In Hindu beliefs, the body is a shell for the everlasting soul - called "Atman". From one body to the next, one's soul continues in cycles of life and death. Hindus also believe in karma - the accumulated sum of one's bad and good deeds.

As death approaches, the soul is collected by representatives from Yama, the god of death. Each person's life's karma is recorded in a ledger. Between life and death, the soul spends a period in a type of hell ("naraka") as punishment for bad karma or in heaven ("svarga") as a reward for good karma.

Once rewards or punishments are complete, the Atman returns to the human world ("Mrutyulok"). If the soul has on balance very good karma, it is reborn as human to a good family. Conversely, the soul is reborn as human into a difficult life, or as an animal or even an insect - depending upon the severity of its bad karma.

The cycle ends when the Atman is self realized - a state called "Nirvana" - living a life only of serving good. "Mukti" is the end of the cycle when the Atman stays forever with the supreme being (in salvation or "Moksha").




Karma and rebirth are tenants of Buddhism and its related schools, such as Zen, Soto and Chan. Our life today is determined by our past lives' relationships and deeds. Those relationships are repeated in various permutations. Even a stranger one might bump into is someone with whom you have shared karma over many lifetimes.

The concept of afterlife is not central to Buddhism - spending too much energy wondering about afterlife is considered a distraction to being alive and present in the here and now. Zen Buddhism for instance focuses little on afterlife, the point being that if one does they are dead to the moment and might as well be dead. A perspective suggested is to see death as a continuation rather than an ending.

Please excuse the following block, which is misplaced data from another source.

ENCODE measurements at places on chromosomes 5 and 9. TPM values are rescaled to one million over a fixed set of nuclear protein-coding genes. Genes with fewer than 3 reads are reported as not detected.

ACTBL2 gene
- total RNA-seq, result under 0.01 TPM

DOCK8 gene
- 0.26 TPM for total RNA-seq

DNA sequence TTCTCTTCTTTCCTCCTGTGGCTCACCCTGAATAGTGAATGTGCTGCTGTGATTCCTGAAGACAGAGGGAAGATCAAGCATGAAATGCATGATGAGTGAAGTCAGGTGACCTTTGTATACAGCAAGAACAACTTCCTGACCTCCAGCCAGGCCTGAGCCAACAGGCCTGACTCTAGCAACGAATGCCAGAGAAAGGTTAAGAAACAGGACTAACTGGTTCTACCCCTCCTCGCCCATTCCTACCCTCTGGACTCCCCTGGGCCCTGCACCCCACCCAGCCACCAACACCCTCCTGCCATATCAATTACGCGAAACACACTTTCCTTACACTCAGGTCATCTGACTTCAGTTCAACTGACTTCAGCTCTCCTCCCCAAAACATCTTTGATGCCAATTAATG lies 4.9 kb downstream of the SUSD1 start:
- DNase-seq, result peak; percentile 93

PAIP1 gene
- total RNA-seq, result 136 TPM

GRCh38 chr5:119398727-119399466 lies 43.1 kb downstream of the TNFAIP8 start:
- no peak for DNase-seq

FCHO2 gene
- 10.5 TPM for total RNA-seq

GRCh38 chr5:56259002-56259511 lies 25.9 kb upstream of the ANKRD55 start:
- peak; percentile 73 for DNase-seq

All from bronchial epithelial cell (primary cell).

Unlike many other beliefs, for Buddhism there is no concept of the "soul". An individual is made up of a set of phenomena: physical, emotional, sensory, responses to sensory, and consciousness. Between one life and the next, these phenomena travel into the Bardo - an afterlife state - and are guided by one of the five Buddha (actually the five representations of the Buddha's five qualities: teaching Dharma (truth), meditation, giving, humility and fearlessness). After death, the phenomena disintegrate to then reform in reincarnation - the nature of which is determined by karma - or to leave the cycle of reincarnation in attaining Nirvana.

Pali Buddhism holds that only Karma comes over in reincarnation. The five phenomena mentioned disintegrate at death and are instantaneously re-embodied in the new life.

The Therevada Buddhism view has an intermediate state following death. Some versions have this as a sensory but not physical state. This state is a path to either Nirvana or rebirth, based on the person's prior life's karma. This view has elements of one's unique nature continue on into the next life.

The Tibetan tradition of Theravada holds that a person may change direction in the intermediate state from rebirth to Nirvana by letting go their previous life's desires, cares and woes. In the intermediate state the phenomena are shown as the Buddha in its various forms, both wrathful and peaceful, and then are shown memories from their past lives. If they feel emotionally connected - sad, afraid, desirous - they are reincarnated. But if they can give up desire to return to life, individuality or those they care for, they need not be reborn and their enlightened spirit will achieve nirvana.

In the Mahayana school, the afterlife is viewed as a type of heaven decorated with beautiful jewels and abundant with fruit trees, flowers, fresh water and birds; a place free from sadness, fear or want. The Buddha Field (or Pure Land) offers rebirth into a life easier to achieve than Nirvana.

In all Buddhist traditions, the ultimate goal remains Nirvana. Unlike many other beliefs, where achieving the ultimate state is within the concept of some kind of afterlife, Nirvana is a complete end - the self / the phenomena is completely dissolved. Immortality of identity is not desirable - by clinging to life, one will never achieve the ultimate goal of Nirvana.



Karma Laws Guide, by Victoria Gallagher

Zen Mind Affirmations, by Thomas Di Leva